July 02, 2008

The way ahead for the Royal Club

I drove home from the Royal Club AGM last month much depressed, and trying to work out where had it all gone wrong. Three years ago, curling's governing body in Scotland underwent a major re-organisation. At the Park Hotel in Kilmarnock on June 18, 2005, 180 club representatives voted in favour of the changes, with only five voting against. A Board of Directors was to be elected, on the basis of skills and knowledge they possessed, rather than where they came from. The mood at Kilmarnock was very positive.

Three years on, there are major rifts within the membership, and the mood is anything but positive. What has brought the problems to the surface has been the Board's determination to tackle how members should be represented in decision making processes. A Representative Review Working Group has been considering the problem. Under the Board (currently made up of three men and three women, plus the CEO and the Royal Club President) there are two main committees. The Area Standing Committee, with its members, both men and women, drawn from Areas which derive from the traditional division of clubs into Provinces, and the Ladies' Standing Committee which is made up of representatives of ladies' clubs, based around ice rinks.

At Cumbernauld last month there was much discussion about the consultations of the Representative Review Working Group. The concept that there should be just one Royal Club Standing Committee, doing away with the current Ladies' Committee, makes sense to many.

But not to all. Battle lines have been drawn. Ladies' Branch President Sheila Miller spoke passionately, referring to how the Ladies' Branch President used to be a member of the old RCCC Executive. She said, "We need to retain both standing committees and promote more interaction." She continued, "The vast majority of our members are determined that Ladies' Branch will survive. I see no advantage in having a single Royal Club Standing Committee to replace the two existing Standing Committees. In my view the status quo should remain."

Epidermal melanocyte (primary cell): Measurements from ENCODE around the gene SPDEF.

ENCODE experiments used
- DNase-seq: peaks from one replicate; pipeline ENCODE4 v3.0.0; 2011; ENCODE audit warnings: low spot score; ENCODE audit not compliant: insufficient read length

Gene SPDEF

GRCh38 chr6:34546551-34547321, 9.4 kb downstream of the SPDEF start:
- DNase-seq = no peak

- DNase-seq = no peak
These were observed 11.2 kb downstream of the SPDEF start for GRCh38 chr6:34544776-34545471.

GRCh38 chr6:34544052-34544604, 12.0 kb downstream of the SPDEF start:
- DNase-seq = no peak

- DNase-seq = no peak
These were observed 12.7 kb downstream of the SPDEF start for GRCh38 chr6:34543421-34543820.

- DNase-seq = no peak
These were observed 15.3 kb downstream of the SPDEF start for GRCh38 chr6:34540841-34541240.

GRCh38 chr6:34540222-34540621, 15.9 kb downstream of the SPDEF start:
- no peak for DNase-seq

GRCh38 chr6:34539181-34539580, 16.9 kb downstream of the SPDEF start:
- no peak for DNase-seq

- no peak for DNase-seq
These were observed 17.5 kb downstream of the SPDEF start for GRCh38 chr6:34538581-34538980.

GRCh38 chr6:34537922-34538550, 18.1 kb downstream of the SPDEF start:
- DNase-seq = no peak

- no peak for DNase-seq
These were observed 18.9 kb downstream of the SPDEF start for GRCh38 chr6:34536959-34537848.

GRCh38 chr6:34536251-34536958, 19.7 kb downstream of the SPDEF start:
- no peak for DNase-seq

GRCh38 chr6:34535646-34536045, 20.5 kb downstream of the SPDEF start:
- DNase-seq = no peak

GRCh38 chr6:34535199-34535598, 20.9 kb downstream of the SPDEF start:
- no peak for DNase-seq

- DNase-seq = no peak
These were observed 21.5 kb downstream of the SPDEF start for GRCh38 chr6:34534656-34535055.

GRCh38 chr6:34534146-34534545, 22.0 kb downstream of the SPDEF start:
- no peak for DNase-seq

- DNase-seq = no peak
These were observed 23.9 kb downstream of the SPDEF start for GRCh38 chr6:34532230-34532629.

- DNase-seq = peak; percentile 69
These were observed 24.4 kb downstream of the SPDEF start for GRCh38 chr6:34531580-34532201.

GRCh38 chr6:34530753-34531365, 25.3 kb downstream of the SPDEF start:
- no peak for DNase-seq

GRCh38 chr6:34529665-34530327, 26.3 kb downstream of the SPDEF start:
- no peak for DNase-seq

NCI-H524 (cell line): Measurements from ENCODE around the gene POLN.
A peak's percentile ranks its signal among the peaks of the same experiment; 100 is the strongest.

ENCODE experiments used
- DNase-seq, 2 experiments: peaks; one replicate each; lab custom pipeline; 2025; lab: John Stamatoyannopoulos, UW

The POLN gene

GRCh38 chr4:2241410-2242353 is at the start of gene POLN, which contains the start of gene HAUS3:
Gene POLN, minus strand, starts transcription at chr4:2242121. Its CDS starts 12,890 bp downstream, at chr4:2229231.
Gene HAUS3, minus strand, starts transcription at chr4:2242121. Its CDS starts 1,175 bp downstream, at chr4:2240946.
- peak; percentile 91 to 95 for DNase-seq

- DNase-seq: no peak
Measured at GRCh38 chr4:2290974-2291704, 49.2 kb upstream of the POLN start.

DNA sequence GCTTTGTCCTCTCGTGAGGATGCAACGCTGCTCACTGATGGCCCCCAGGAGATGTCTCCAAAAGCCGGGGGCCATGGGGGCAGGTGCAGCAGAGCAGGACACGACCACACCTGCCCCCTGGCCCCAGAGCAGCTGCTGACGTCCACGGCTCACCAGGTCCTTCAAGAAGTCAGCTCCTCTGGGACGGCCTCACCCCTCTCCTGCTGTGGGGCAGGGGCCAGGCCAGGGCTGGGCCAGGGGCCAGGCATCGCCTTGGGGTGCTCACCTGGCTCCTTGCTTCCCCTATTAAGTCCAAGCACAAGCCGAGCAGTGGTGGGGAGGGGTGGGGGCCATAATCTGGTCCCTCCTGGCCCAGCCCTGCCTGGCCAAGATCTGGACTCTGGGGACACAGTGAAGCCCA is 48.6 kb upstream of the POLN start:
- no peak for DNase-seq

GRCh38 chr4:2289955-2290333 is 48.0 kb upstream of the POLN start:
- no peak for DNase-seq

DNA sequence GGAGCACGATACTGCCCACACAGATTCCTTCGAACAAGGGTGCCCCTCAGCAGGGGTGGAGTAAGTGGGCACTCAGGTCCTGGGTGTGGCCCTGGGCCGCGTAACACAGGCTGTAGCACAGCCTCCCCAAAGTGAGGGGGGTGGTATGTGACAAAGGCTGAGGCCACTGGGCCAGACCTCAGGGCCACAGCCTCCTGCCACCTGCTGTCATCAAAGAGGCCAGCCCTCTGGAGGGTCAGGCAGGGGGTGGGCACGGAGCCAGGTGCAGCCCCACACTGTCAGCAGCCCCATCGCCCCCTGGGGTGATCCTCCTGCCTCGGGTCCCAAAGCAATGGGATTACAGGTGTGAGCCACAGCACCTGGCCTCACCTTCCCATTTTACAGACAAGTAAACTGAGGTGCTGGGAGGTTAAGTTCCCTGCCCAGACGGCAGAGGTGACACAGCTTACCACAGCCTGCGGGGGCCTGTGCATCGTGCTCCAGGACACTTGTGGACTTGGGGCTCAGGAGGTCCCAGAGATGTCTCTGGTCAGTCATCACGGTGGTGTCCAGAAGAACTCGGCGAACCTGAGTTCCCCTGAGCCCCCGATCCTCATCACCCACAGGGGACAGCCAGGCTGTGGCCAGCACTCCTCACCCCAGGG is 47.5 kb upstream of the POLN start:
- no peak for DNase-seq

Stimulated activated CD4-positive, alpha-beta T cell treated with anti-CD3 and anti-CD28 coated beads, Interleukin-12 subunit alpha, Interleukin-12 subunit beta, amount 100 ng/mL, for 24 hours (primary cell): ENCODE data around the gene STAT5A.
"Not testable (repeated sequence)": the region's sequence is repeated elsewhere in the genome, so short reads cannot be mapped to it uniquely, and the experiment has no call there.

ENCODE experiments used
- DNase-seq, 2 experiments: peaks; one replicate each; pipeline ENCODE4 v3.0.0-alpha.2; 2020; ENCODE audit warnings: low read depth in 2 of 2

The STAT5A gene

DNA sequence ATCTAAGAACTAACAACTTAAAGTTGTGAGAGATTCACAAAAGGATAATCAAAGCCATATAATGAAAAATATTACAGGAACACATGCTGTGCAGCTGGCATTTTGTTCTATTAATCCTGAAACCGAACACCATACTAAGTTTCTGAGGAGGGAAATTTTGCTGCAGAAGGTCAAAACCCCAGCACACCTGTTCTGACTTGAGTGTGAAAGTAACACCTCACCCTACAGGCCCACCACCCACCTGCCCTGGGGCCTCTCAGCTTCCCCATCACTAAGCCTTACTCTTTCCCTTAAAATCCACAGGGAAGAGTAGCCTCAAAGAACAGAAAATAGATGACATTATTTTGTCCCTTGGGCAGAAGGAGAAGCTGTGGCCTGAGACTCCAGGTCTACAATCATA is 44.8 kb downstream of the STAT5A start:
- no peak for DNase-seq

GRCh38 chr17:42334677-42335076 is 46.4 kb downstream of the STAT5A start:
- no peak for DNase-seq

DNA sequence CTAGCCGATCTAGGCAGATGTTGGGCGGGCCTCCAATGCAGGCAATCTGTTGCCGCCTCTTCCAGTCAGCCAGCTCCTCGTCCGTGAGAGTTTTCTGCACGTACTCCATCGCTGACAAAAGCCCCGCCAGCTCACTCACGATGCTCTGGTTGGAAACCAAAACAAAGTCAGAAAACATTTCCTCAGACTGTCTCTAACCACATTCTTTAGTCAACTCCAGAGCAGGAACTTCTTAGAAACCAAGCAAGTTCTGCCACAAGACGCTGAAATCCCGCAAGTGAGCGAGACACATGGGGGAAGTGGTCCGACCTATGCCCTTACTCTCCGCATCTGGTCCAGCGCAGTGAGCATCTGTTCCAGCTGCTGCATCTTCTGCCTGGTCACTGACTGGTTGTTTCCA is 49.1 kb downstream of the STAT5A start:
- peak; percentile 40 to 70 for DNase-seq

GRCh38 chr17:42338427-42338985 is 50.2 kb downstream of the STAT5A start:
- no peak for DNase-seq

And are members of the Area Standing Committee happy? Not a bit of it. Many see that their functions have been taken over by the Board, and they have been made redundant! They see that the Board should look after the business of curling, and the Area Standing Committee should run the sport in the country.

After the AGM, the new Board met: Lockhart Steele, Colin Grahamslaw (CEO), Bob Tait, Anne Malcolm, Irene Hird, Jeanette Johnston, Willie Nicolland Matt Murdoch (President), with Vice-president Bill Marshall in attendance. Bob Tait was elected as the Chairman. The minutes of that meeting, just published (here), give just a hint of what lies ahead.

The Board confirmed it was their intention to hold more joint meetings of the Board with the Area Standing Committee AND the Ladies Standing Committee. A meeting in October has been suggested to look at the outcomes from the Representative Review Working Group. Consultation on that continues until the end of August.

The Board agreed to trial Question and Answer sessions at four ice rinks across the country. These will give club curlers the opportunity to quiz Directors. Will these be a useful communication exercise, or will the sessions foster confrontation? I wonder.

The next meeting of the Board will be on July 23 to discuss a report from the Facilities Sub Group. A decision on the location of the preferred bidder for the National Curling Academy may be made then.

Let's hope we hear what's going to happen about the Vernon investigation then too!

L-R: Bill Marshall, Willie Nicoll, Lockhart Steele, Anne Malcolm, Bob Tait, Irene Hird, Colin Grahamslaw, Jeanette Johnston, Matt Murdoch. Pic by Bob.

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